What should we make of the government's food strategy?

CLA Chief Land Use Policy Adviser Susan Twining analyses the government's newly-published National Food Strategy for England in this latest blog
Orchard fruit

The government's National Food Strategy for England was published by Defra on 14 June. There were high expectations that the strategy would make some bold changes following the recommendations in Henry Dimbleby’s Independent Review in July 2021. The Independent Review was a comprehensive, 302 page long, examination of all aspects of the UK food system including diets, inequality, nature, food and climate, complexities of meat, food security and trade. The review recommendations were ambitious, setting out to change diets, make best use of land and create a long-term shift in food culture with government leading the change. The point was made that ‘we cannot build a sustainable, healthy and fair food system by doing business as usual’. However, the Government Food Strategy appears to have come up short, disappointing almost all stakeholders who expected more. More ambition, more detail, more concrete plans, more creativity, more radical changes, more new policies, more action.

The big gaps were mainly diet related – no sugar and salt tax, no expansion of free school meals, and nothing beyond current commitments on supporting school and early year food education. For some, the lack of action on reducing meat consumption to meet climate and environment goals is an omission, although it is only a pause while research is conducted on the best ways to influence dietary choice and for research on ways to reduce methane emissions from ruminant livestock.

There is a plan to set up a Food Data Transparency Partnership that will champion consumer interests around information on sustainable, ethical and healthy food choices. It will collate data on the food system that will help drive future policy such as on sustainability and animal welfare labelling in retail and food service. As well as this, something that the CLA has championed, there is an ‘aspiration’ that 50% of public food procurement will be produced locally or to higher environmental standards – it is a starting point at least.

On the farming and land use side, the most interesting point to note is a more forthright positioning of the importance of farming and food, more so than we have seen in many Defra statements (although none of the policies have changed). The focus is on longer-term goals rather than the crisis response to recent events, and on the food system in total rather than just on farming. While there is a commitment to ‘broadly maintain’ current levels of domestic production (which may not go far enough for many), this is not a free reign to carry on as normal, as there is also recognition that addressing greenhouse gas emissions and environmental impacts on biodiversity and water are part of a move to a more sustainable food system.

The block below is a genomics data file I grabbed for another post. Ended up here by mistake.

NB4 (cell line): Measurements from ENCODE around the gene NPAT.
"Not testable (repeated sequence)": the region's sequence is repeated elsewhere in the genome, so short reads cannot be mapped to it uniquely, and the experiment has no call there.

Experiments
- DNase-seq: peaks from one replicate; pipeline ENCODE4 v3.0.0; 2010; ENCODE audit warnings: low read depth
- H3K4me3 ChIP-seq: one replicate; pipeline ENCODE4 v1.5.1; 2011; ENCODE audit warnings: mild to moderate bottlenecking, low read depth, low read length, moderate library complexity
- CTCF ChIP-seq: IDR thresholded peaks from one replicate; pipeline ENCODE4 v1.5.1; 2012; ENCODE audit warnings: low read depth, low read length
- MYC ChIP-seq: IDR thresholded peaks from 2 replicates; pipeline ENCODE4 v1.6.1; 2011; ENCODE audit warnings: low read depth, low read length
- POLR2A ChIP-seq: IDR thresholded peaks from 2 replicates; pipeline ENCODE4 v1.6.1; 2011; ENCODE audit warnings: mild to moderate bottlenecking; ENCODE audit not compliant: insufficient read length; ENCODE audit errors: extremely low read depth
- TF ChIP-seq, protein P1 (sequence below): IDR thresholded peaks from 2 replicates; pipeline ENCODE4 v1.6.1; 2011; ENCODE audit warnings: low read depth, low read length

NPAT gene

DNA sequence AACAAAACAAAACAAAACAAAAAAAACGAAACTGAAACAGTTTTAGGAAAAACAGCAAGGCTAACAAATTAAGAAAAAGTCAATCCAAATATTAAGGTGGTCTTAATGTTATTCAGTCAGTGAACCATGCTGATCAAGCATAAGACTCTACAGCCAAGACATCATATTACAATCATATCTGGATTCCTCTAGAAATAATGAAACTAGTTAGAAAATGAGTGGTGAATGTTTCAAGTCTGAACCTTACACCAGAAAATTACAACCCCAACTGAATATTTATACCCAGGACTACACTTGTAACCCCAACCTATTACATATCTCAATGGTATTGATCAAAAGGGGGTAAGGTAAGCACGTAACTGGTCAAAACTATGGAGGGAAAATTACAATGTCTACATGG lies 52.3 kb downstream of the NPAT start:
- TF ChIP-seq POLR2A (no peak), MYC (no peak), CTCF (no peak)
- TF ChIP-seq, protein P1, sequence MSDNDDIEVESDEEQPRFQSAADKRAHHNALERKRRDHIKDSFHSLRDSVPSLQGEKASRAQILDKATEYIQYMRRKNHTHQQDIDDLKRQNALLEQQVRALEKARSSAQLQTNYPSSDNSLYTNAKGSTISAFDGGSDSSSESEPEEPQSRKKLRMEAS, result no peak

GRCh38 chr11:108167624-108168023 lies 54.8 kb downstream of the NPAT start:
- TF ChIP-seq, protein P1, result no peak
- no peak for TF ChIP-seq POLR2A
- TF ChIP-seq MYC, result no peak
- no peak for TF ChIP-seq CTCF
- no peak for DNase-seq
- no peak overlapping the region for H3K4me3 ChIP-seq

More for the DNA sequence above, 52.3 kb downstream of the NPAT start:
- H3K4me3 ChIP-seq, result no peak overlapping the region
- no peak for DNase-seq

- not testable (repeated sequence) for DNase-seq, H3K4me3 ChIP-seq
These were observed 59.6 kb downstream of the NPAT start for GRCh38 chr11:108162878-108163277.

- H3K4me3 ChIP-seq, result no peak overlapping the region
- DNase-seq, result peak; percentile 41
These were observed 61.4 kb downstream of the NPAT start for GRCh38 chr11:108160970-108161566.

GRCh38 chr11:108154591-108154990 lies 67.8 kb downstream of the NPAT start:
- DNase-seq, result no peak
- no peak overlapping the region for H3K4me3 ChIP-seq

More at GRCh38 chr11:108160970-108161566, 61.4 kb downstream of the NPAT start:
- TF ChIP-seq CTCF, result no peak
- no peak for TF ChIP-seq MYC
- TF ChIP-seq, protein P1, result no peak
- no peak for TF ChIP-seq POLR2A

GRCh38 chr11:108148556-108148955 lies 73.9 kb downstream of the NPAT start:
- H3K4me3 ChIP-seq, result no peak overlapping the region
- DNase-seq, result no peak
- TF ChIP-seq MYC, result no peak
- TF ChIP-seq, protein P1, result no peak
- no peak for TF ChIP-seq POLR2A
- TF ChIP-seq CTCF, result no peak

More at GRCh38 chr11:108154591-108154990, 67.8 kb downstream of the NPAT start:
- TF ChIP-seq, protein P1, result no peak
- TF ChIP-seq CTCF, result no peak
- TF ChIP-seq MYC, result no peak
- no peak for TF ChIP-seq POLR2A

There are a number of measures that are of direct relevance to the farming sector, although not all are new. These include:

  • A commitment to enable growth in key sectors such as horticulture – and importantly, government recognise the need to have streamlined planning permission, a constant challenge that the CLA makes;
  • Investment in research and innovation through the Defra Farming Innovation Programme which is part of the Agricultural Transition Plan, and UK Research and Innovation (UKRI) – see CLA Guidance Note GN29-21 for details;
  • Reviewing regulatory framework for key areas such as gene editing legislation, which is currently going through Parliament;
  • Increased number of seasonal workers, something that the CLA has highlighted to government;
  • Working with industry to deliver a ‘What Works Centre’ to support adoption of innovation; and,
  • Working with industry to set out a plan for skills needs.

The transition to more sustainable farming practices will largely be delivered by the Agricultural Transition Plan through farming investment grants, environmental land management schemes and the animal health and welfare pathway. The CLA policy team and many CLA members are actively working with Defra on the co-design of these scheme. There is also a plan to prioritise key areas for research such as regenerative farming.

There is a new commitment to publish a land use framework in 2023, which will be designed to balance the demands for food production, nature and climate action. The CLA has given evidence to a recent House of Lords Land Use Enquiry on this topic and continues to engage with Defra and other stakeholders in helping to define what is needed and how it will operate.

The trade issues are covered, and while there are promises of ensuring regulatory standards are upheld, the document does not go far enough to provide any real assurances. Similarly, the mentions of food waste focus on a household level, which is where the largest amount of food is wasted, with only a passing reference to the need to address fair supply chain contracts to ensure primary produce is not wasted before it gets to market.

As the last paragraph in the strategy states – ‘this is the beginning of this conversation’.

Key contact:

Susan Twining
Susan Twining Chief Land Use Policy Adviser, London